What's This Year's Biggest Payment Innovation? Cash


[Editor's Note: The article below originally appeared in Global Banking and Finance Review on September 16, 2016] 

The Bank of England has just brought one of the biggest payment innovations in 2016 to the market. And it doesn’t involve your phone. It’s the new polymer banknote. 


In the race for technological improvement, cash is sometimes overlooked, or worse yet, dismissed. However, in a world where the options of paying for your coffee in a fashionable way seem to be endless, cash is the solid constant.

With a polymer £5 note now in circulation, a polymer £10 note arriving next year, and a polymer £20 note set to be in our pockets before 2020, the Bank of England clearly plans for a future with durable and ever-present cash – quite firmly contradicting all of the headlines that predict the end of cash almost on a daily basis.

Such doom and gloom predictions miss the longevity and usefulness of cash as a payment method. You might have used your Smart Watch once or twice to pay for your lunch at Pret, but would you really go on a full night out just wearing your Smart Watch while leaving your wallet at home? The really universal payment method is cash – and the most mobile wallet is the one made of leather that you carry in your pocket.

By 2020, we will probably have read numerous press releases announcing new ‘disruptions’ in the payments landscape, but we will have actually seen an overall cash growth of 3.9% in the UK, according to the Global Cash Index™ by PYMNTS.com. This is because, as the overall payments universe is growing, cash is growing with it.

This does not in any way mean that card and mobile payments have not become an integral part of our everyday lives. Of course they have. But the different payment methods actually go quite well together – and contactless and mobile payments can just as easily replace each other, and traditional debit cards, as they could replace cash.

ATM growth alongside cash growth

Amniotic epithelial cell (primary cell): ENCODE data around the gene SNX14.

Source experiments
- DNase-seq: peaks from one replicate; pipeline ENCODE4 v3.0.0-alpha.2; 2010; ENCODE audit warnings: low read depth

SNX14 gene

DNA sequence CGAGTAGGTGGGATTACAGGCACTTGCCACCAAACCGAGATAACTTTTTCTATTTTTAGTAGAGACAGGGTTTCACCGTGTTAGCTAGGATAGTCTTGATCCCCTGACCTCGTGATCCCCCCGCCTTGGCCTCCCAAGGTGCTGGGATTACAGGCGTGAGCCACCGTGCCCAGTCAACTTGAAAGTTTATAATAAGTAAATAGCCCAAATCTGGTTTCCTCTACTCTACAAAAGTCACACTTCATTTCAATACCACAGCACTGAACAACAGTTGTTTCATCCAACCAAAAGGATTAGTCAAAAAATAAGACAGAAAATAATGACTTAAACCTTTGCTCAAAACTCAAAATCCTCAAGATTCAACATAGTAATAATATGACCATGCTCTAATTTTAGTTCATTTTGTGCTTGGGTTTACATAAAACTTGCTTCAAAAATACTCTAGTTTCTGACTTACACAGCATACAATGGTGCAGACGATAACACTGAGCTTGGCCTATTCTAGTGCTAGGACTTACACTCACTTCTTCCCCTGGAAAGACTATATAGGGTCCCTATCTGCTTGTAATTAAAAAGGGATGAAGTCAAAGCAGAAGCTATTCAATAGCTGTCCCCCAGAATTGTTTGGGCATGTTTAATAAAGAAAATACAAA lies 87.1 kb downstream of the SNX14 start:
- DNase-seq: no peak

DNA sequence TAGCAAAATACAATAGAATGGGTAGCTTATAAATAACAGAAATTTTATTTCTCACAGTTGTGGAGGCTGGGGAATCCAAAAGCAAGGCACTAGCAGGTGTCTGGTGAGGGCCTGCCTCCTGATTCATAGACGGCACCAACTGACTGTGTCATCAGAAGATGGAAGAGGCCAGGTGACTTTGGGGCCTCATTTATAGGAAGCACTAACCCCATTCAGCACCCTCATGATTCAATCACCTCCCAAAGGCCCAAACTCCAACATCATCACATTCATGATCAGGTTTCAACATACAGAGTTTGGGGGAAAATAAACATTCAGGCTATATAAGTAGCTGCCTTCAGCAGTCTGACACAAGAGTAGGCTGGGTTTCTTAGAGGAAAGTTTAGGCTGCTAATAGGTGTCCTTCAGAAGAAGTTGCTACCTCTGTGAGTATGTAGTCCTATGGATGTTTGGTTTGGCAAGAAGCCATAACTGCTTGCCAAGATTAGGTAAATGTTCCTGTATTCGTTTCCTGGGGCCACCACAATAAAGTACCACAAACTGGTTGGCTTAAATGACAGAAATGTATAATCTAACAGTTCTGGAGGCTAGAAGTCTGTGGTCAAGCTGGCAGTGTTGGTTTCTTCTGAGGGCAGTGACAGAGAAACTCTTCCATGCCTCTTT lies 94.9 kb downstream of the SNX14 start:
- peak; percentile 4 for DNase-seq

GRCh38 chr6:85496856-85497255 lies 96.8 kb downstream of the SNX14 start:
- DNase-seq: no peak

Another indicator of consumers and financial institutions alike adapting to a new payment landscape where cash continues to play an integral role, is the continual rise of ATM deployments.

Even as bank branches close up and down the country, Britain has more cash machines than ever before: a staggering 70,270 ATMs in 2015 according to Payments UK. This number is up 1.3% from 2014 and is mainly driven by independent cash machine operators such as Cardtronics.

This rise in ATMs may seem counter-intuitive at first, as mobile banking is predicted to increase by a massive 161% over the five years from 2015 to 2020, according to the British Bankers’ Association. However, when we look at the nuances of consumer finance, the development is actually quite straightforward.

Whereas many banking services are indeed best delivered via a mobile, cash access still requires a physical presence in local communities. And as cash remains so popular among consumers, what people want is to use their mobile for one set of banking services, while still being able to withdraw cash in their own neighbourhoods.

The division of labour is therefore increasingly evolving towards banks improving their mobile offering while at the same time working with independent ATM operators to deliver cash access. Cardtronics has already partnered this way with banks and installed new cash machines in towns and villages nationwide, from Glastonbury in Somerset to Howden in Yorkshire.

All of these developments resulted in Brits using bank-owned and independent cash machines to withdraw money as many as 2.8 billion times in 2015, 2.6% more times than in 2014. The total amount of cash withdrawn was an incredible £194 billion. This means that every day in 2015, the average UK ATM dispensed about £100 more than the year before.

And for independent ATM operators alone, the numbers are even more impressive. If we look at cash withdrawals from independents only, the increase is a gigantic 43% from 2014 to 2015. This is the fastest annual increase ever and also an indication that the trend for independent ATMs has really cemented itself as a vital part of UK banking.

For local businesses, this increase in cash machines is particularly welcome. Independent research published by Cardtronics found that on average £16.30 from each cash machine withdrawal goes straight back into local shops near to the cash point.

With the new polymer bank notes, then, consumers and local businesses will continue to reap the benefits of cash access in years and decades to come – with even more durable notes than before. And if anyone suggests that cash will be replaced by other payment methods, let the Bank of England give them its answer.

Tim Halford 
Managing Director - Cardtronics UK & Ireland

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